10 Things You Didn’t Know about Greg Mercer

Greg Mercer is the engineer turned entrepreneur who, in 2015, founded Jungle Scout, a suite of tools that aim to inspire and empower Amazon sellers to expand their eCommerce footprint. In addition to serving as the CEO of Jungle Scout, Mercer has become a hugely influential educator in the art of turning fledgling ideas into profitable businesses. Over the past few years, he’s also become widely known for philanthropic activities such as the Million Dollar Case Study project, which sets to raise $1 million for a selected charity through product sales on Amazon. Find out more as we reveal ten things you didn’t know about Greg Mercer.

1. He trained as a civil engineer

Mercer never planned on becoming an entrepreneur. At college, he studied civil engineering, and after graduating, he got a job doing just that. But he soon discovered that the cooperate world didn’t fulfill him in the way he needed. As someone who’d always enjoyed creating projects and building things, it didn’t take too much soul searching to decide on the next step. Shortly after, he decided to ditch the 9 to 5 in favor of launching his own company. The result was Jungle Scout.

2. He launched Jungle Scout in 2015

Despite its massive success, Jungle Scout hasn’t actually been around that long. Mercer launched the company in 2015 as a tool to help fellow Amazon sellers navigate the somewhat challenging landscape of Amazon in order to grow and promote their businesses. Since its inception, Jungle Scout has become the leading all-in-one platform for selling on Amazon. Its team encompasses over 200 Amazon experts from around the globe, while its physical presence now covers a headquarters in Austin, Texas, and two international offices.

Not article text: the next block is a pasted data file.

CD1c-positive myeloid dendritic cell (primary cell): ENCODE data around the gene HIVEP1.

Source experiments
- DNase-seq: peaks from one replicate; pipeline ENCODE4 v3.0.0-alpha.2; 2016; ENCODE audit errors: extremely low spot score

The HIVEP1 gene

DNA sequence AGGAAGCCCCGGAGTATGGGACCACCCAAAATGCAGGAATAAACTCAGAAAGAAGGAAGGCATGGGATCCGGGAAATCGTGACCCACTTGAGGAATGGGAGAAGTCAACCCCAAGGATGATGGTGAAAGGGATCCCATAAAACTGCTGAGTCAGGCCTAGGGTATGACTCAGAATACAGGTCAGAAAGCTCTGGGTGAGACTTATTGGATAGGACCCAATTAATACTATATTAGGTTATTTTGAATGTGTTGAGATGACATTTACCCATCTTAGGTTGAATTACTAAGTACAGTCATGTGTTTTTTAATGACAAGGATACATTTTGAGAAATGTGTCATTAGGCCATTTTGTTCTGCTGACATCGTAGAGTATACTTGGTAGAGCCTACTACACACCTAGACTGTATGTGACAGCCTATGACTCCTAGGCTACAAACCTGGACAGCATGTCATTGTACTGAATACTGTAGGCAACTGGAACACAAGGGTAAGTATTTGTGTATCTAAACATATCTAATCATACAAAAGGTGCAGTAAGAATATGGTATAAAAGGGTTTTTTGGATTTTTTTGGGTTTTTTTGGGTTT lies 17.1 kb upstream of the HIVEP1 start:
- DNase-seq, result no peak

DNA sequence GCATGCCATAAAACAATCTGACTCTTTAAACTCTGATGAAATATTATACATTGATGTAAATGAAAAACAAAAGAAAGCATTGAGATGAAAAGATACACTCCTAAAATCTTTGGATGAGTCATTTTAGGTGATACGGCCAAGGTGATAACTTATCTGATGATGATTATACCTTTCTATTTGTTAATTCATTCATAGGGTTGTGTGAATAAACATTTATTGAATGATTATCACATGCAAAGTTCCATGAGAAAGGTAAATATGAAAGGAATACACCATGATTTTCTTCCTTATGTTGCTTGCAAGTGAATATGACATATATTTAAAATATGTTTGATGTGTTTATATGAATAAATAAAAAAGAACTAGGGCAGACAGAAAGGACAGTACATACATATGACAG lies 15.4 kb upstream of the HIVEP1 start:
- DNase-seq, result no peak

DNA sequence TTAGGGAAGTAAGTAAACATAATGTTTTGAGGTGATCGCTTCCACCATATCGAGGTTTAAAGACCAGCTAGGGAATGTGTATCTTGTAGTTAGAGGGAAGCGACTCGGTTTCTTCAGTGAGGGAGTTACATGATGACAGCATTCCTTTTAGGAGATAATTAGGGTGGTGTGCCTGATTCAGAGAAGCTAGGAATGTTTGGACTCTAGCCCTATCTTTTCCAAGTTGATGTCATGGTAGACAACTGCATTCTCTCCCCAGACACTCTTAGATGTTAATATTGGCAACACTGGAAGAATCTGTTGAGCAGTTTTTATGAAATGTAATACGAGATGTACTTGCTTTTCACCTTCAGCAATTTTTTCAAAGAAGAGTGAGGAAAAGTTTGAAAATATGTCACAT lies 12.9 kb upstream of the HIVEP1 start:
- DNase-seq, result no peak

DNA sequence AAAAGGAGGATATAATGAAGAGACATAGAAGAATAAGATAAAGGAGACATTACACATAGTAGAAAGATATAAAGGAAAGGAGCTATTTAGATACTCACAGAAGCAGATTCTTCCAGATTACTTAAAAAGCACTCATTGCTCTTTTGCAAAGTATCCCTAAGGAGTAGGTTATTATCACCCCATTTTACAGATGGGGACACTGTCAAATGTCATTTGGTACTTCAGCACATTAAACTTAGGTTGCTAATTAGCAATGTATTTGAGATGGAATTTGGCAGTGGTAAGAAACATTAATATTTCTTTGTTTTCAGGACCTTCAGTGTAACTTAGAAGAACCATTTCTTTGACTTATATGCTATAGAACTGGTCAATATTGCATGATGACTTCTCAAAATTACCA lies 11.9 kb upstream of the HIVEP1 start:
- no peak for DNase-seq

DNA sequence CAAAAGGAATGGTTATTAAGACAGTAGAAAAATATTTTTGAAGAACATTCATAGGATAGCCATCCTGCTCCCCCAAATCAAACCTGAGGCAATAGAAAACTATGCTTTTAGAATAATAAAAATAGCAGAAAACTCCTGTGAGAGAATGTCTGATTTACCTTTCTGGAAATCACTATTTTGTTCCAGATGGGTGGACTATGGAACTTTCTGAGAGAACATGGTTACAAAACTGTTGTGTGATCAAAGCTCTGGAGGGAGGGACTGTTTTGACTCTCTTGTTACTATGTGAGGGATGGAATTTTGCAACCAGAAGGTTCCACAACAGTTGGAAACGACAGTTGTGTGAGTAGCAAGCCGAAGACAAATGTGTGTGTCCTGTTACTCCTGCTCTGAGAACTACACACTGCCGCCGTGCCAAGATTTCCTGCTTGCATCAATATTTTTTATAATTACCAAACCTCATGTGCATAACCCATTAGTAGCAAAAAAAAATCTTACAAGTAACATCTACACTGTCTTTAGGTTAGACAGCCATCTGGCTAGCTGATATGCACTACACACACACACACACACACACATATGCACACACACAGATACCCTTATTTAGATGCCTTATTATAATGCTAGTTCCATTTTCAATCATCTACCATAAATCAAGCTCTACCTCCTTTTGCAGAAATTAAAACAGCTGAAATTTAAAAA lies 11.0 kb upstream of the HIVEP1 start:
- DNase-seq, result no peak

3. He thinks of Amazon as a jungle

Ever wondered where the name Jungle Scout comes from? Wonder no more. During an interview with makeawebsitehub.com, Mercer revealed where he found the inspiration for his company’s name. “The goal of Jungle Scout was to help you find products to sell on Amazon,” he explained. “So I thought of Amazon as a jungle where you scout out new products to sell. And that was how Jungle Scout was born.”

4. He’s turned a profit from leveraging other people’s audiences

Why build a new audience of your own when you could just leverage someone else’s? So Mercer has always thought, and so he’s done to undeniably successful effect. Speaking to Entrepreneurs HQ, he explained how his decision to team up with people with a large existing audience helped him during his early days in business. “When you don’t have an audience to market to it’s very hard to get that initial traction. However, if you can team up with someone who has command of a relevant audience it’s going to be a lot easier to get your first initial sales,” he explained. “I didn’t have many customers, and someone in the space reached out to me and asked if I’d do a webinar to educate their audience about Jungle Scout. I said “Sure! Why not!”, and I gave it a try. That first webinar literally doubled the number of customers I had and got me thinking I might have found my marketing tactic.”